By Justice Adoboe / GWJN
Ghana’s Development Partners (DPs) have called on the government to make sanitation a priority by committing more resources to the sector, to ensure that the laudable policies of the sector are translated into action.
They described as great the need for better sanitation in the cities and rural communities, as is the need for safe and affordable water, hoping that government will increase its funding towards the Water, Sanitation and Hygiene (WASH) sector, as well as for the construction of WASH facilities in schools, health centres and urban areas.
Anik Desmeules-Raggio, DP Lead of the WASH sector in Ghana at the on-going three-day 24th Mole Conference in Kumasi, 258 kms north of the capital, Accra, called for a strong leadership from the government of Ghana, to help improve the effectiveness of all the efforts provided to bring improved sanitation as well as safe water to Ghanaians.
The government, DPs and the non-state actors in the WASH sector have introduced the Sanitation and Water for All (SWA) Compact which brought about a modest increase in government funding.
“The SWA Compact has however made no in-roads on MDG targets. A recommitment to the SWA Compact, together with a significant increase in Government’s contribution would be a strong indicator that the country takes the problem of sanitation indeed seriously, and is resolved to address it effectively,” she observed.
Anik Desmeules-Raggio, who is also the WASH Sector Lead of the Canadian High Commission in Ghana, added that such a commitment from government would also indicate to DPs that the support they provide will be sustainable.
She expressed the appreciation of DPs with regards to the efforts of the government in preparing the right policy and strategic environment for potential new sanitation initiatives in the urban, peri-urban and rural areas.
But a lack of clarity prevails around how these will be funded and therefore implemented, observed the representative.
“Ghana’s national policy and strategic environment for sanitation is state-of-the-art, with the Rural Sanitation Model and Strategy (RSMS), as the central document in a suite of policy and strategic documents, reflecting key lessons from the international sub-sector; however, little has been implemented yet,” Desmeules-Raggio stated.
She said for financing of rural sanitation and hygiene to be efficient and help achieve open defecation free (ODF) status in rural Ghana, it was important to adopt innovative financing methods.
Ghana has few examples of micro-financing and/or other types of community-based financing for sanitation, and Desmeules-Raggio pointed out that those that exist suggest reasonable potential for replication or scale-up.
“This is especially true as open defecation free status is more widely achieved and consumers aspire to facilities that surpass the basic pit latrine,” she added.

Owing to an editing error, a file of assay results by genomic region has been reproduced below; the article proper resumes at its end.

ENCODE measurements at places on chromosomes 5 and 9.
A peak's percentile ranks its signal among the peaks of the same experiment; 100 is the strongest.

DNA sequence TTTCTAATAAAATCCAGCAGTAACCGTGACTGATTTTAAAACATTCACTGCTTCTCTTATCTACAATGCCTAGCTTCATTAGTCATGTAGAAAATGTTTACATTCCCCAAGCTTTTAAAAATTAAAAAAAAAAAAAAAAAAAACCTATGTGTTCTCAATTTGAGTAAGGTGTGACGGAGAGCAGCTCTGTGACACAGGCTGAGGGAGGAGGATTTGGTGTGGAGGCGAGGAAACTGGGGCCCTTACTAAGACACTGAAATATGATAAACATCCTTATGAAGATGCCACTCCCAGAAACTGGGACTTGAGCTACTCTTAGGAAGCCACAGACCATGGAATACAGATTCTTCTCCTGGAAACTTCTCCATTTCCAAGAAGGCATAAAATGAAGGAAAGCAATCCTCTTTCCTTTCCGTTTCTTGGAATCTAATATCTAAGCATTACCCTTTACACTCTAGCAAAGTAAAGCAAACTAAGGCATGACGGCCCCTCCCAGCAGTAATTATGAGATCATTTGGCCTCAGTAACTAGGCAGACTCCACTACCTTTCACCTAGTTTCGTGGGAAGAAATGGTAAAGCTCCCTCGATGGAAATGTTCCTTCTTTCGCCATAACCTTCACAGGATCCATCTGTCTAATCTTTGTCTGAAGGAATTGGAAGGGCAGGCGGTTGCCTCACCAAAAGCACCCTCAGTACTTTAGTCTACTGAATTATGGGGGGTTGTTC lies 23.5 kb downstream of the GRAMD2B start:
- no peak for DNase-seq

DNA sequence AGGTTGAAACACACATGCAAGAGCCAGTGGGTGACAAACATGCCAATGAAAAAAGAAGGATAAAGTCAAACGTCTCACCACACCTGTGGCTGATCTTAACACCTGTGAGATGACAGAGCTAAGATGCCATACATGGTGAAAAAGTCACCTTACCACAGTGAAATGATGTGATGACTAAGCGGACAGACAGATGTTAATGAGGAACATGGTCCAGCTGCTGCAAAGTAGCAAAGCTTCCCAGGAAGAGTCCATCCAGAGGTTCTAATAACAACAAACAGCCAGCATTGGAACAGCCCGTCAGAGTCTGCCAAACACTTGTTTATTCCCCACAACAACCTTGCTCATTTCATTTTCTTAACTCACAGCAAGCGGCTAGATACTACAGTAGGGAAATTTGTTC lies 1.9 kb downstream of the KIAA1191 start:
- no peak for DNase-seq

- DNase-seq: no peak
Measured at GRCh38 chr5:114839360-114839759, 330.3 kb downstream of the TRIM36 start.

The government of Ghana in 2010 promised to commit 350 million dollars to the WASH sector annually in order to scale up sanitation to meet MDG-7, but stakeholders doubt if this commitment has been met.
In its quest to scale up sanitation coverage in the country, the Ministry of Local Government and Rural Development (MLGRD) has moved sanitation to the front-burner of its priorities, sector minister, Akwesi Oppong-Fosu indicated during the opening of the three-day conference.
Delivering his address at the opening of the three-day 24th Mole Conference in Kumasi on Wednesday, the minister said sanitation will form the basis on which his tenure of office would be assessed.
He said the bulk of the work will however be done by the Metropolitan, Municipal and District Assemblies (MMDAs) as the various localities fall under their jurisdictions.
“I have therefore told the Municipal, Metropolitan and District Chief Executives (heads of the local governments) that any of them who will under-perform and fail to deliver on sanitation will go before I go,” (would be sacked) the minister stated.
The minister cited the politicization of issues as one of the inhibiting factors to law enforcement in the sanitation sector in Ghana.
He lamented, “People break the law and when they are apprehended, they quickly assume political tags of foot-soldiers and opposition leaders, so they can escape prosecution.”
“Sanitation-related diseases do not know any political boundaries so we need to deal with the canker of indiscipline in the sector to ensure that we are able to achieve our sanitation aspirations as a nation,” the minister pointed out.
“As a Country and a people, we have the expertise and capacity so we should be able to marshal the resources for a change if we step up political commitment, investments and reprioritization of spending in favour of WASH in general and SANITATION in particular,” Farouk Braimah, Chairman of the Coalition of NGOs in Water and Sanitation (CONIWAS), organizers of Mole stated.
He cautioned that Ghanaians had become impatient with indiscriminate disposal of raw faeces into drains and in their communities and surrounded by faeces everywhere – homes, markets, schools, churches, mosques, hospitals beaches, and now even grave yards.